NATO keeps relying on bombs in Libya

NATO is stepping up its arsenal of weapons in the hope to settle the Libyan internal conflict. The Canadian Defence Ministry is reported to have ordered 1,300 laser-guided aircraft bombs. It is possible that the alliance which has not achieved any results in Libya will try to use that country as a testing ground for new weapons.

The 500-pound bombs that the Canadian Defence Ministry is buying are meant for hitting targets in Libya. Each bomb costs at least $100,000. It is easy to calculate that Canada is ready to spend $130mln as a contribution to the settlement of the Libyan internal conflict. This information has come together with the news that NATO has begun to feel a serious lack of munitions. Thus, the Libyans and the rest of the world are given to understand that the western coalition, even when experiencing material difficulties, does not intend giving up its plans to eliminate Muammar Gaddafi and his supporters as a challenge to the civilized standards of international relations. The use of force still remains the final argument for NATO.

Meanwhile, the alliance’s air force in Libya has been showing its inadequacy so far, believes Vladimir Evseyev, the director of the Centre of Public and Political Research.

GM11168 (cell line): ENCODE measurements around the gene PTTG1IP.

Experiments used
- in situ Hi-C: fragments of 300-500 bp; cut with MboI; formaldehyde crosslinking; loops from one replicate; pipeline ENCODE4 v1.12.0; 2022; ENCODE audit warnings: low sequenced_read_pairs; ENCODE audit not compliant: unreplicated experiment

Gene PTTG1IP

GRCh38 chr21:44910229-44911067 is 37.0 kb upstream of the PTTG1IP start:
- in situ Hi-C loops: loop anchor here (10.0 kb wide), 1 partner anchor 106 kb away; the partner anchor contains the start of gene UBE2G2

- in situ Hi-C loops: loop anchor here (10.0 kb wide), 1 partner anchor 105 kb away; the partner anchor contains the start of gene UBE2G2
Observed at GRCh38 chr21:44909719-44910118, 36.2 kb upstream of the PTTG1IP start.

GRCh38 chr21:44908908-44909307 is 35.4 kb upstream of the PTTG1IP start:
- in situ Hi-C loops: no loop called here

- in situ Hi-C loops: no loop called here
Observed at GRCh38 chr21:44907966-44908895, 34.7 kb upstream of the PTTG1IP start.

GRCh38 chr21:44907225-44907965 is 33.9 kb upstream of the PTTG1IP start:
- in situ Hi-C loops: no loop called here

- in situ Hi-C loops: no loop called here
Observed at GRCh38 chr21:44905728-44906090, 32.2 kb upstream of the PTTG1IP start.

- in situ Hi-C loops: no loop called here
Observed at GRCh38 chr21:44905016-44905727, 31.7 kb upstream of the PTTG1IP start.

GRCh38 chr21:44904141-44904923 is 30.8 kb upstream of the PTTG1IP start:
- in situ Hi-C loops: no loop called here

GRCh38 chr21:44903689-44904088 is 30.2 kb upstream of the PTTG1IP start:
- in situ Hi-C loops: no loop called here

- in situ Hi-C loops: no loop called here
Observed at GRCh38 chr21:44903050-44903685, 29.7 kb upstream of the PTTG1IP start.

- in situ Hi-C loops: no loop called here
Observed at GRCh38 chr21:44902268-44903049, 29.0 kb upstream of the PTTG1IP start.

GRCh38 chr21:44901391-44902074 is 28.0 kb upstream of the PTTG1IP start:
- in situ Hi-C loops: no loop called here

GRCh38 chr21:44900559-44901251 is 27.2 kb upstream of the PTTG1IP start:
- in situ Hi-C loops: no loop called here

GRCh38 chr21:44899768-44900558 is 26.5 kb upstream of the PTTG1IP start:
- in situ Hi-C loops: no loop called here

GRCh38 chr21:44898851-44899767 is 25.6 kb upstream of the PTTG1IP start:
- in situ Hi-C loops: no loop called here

“It is impossible to solve the Libyan problem with buying more weapons. In many respects, the problem arose because the USA and its closest allies, first of all France and the UK, interfered in the Libyan civil war. In spite of the long period of hostilities they have not managed to make much progress, which was to be expected. This problem cannot be solved with air raids alone. It was reported earlier that a considerable amount of modern weapons is being used in Libya. This means that Libya has become a testing ground for those weapons. By no means each bomb hits its target, so the civilian population is suffering.”

Meanwhile, the NATO commanders declare that the first stage of the military operation in Libya has been completed. According to the western military, its aim was the stabilization of the situation in the country. Apparently, the aim has been achieved. The next stage is destroying the command posts of Gaddafi’s forces. To all appearances, they will be destroyed with high-precision laser weapons, which also raises doubts whether these tactics are reasonable, Vladimir Evseyev points out.

“We have received alarming information that the alliance used some special bombs in Tripoli early in May. Experts believe that they were so-called vacuum weapons that do not give people any chance to survive. The use of such bombs in populated areas is forbidden by international conventions. Practice shows that the military forces representing the democratic West, very proud of its humanistic ideals, do not consider respecting these conventions as compulsory.

[Source: The Voice of Russia, Moscow, 20May11]

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